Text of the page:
Worth sharing – the best content marketing infographic I have seen

Here’s the best content marketing infographic I have seen.

I’ve written a few posts about content marketing or inbound marketing as it is often called and how you can use it to promote your business in the local community and elsewhere.

Here are two of them:

Getting Found – the difference between inbound and outbound marketing

and

Content marketing for fitness professionals – how to get customers to come to you

But this is the best summary I have seen so far and it is so good I just had to share it.

The best content marketing infographic
With many thanks to Copyblogger.

Click here for the full-sized infographic.

Over to you: If you like this infographic please click here to tweet it. If you have any other great content marketing resources why not share them by leaving a link below?

3 thoughts on “Worth sharing – the best content marketing infographic I have seen

  1. Nice! Thanks Roger 🙂

    As a non-marketing expert I found that really useful and a great visual explanation.

    One question though…..with social media being such a relatively inexpensive and accessible form of marketing it makes sense to use it as a primary tool, however given the choice of social media outlets (be it Facebook, twitter, my space, etc) is it possible that you can spend too much time trying to implement or manage all the available options? Would it be better to limit time on focussing on just a few social media outlets, and if so, how would go about building your short list? What criteria could someone use to build that short list?

    I’ve probably given you a large task there…sorry!! lol 😀

    1. Great question and worthy of a whole blog post in itself. Social often comes across as a panacea with many articles saying you need to be on FB, Twitter, Google+, Pinterest etc. Truth is that you can’t be good at everything nor do you have time to invest in everything. And most importantly, social is “part” of a marketing/business plan, rather than the plan itself.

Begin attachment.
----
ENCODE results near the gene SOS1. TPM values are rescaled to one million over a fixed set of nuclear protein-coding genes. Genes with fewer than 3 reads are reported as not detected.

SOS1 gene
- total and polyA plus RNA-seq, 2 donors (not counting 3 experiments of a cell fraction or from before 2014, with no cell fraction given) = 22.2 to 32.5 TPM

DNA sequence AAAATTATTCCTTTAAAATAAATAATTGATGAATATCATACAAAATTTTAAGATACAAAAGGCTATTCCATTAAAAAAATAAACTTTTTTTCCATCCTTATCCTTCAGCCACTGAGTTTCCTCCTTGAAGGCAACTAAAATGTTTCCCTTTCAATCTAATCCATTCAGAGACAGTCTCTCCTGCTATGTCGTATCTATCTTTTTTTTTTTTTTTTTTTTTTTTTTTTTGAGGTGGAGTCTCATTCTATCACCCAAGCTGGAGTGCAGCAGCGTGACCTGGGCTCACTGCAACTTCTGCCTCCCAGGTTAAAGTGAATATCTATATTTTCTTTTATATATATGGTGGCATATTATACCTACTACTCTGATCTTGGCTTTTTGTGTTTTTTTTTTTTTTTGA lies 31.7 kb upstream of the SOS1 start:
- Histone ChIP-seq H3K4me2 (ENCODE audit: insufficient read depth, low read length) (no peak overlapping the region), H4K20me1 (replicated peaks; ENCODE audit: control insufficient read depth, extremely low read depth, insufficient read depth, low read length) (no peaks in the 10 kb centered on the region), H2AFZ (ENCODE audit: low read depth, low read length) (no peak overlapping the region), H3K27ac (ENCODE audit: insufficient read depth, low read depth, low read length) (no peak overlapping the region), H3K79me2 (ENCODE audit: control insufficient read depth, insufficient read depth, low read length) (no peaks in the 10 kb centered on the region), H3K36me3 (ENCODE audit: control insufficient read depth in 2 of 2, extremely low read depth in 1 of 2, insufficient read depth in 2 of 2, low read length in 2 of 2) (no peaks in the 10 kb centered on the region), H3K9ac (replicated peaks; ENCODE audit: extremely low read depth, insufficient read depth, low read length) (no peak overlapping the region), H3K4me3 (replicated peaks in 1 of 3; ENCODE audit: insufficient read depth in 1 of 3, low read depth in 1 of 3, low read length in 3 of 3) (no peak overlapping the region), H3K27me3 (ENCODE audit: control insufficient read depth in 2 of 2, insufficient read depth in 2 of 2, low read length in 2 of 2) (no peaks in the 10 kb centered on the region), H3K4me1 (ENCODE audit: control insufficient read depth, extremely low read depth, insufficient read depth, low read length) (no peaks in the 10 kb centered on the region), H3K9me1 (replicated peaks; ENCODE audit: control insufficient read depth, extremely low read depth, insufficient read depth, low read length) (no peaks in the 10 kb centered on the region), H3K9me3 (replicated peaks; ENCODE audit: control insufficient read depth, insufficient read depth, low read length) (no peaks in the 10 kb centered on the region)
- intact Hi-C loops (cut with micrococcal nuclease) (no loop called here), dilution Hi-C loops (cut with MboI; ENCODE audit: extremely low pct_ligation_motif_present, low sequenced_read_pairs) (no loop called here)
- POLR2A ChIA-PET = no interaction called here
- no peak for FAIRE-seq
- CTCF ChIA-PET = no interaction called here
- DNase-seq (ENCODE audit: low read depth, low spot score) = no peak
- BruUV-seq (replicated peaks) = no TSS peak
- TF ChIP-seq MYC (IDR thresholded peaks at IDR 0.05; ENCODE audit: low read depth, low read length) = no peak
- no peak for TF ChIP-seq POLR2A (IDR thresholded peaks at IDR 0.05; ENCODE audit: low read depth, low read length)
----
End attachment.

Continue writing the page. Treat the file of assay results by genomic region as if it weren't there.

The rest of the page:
I use FB and Twitter to push traffic to Grandnat – mainly because it is easy to search for people on both those platforms who are interested in what I write about (e.g. posting a link to a Les Mills review on a Les Mills page). Or you search and find “local” people interested in what you do on FB.

      Some fitness PTs and other local businesses (e.g. restaurants) use FB (and perhaps a blog) – almost exclusively. The PT tells all his clients to “like” his FB page, or the chef at the restaurant asks for the same. They then use the FB page to keep their clients up dated and send them articles and special offers.

      For small businesses I think concentrating on a hub for content (either a blog or a FB page) and one or two social platforms best suited to your local market is the way to go.

      1. So in essence you would focus on your website being the hub with all the relevant content you want to put out and then use the likes of FB, twitter etc as “bolt ons” to help reach out and spread the message?

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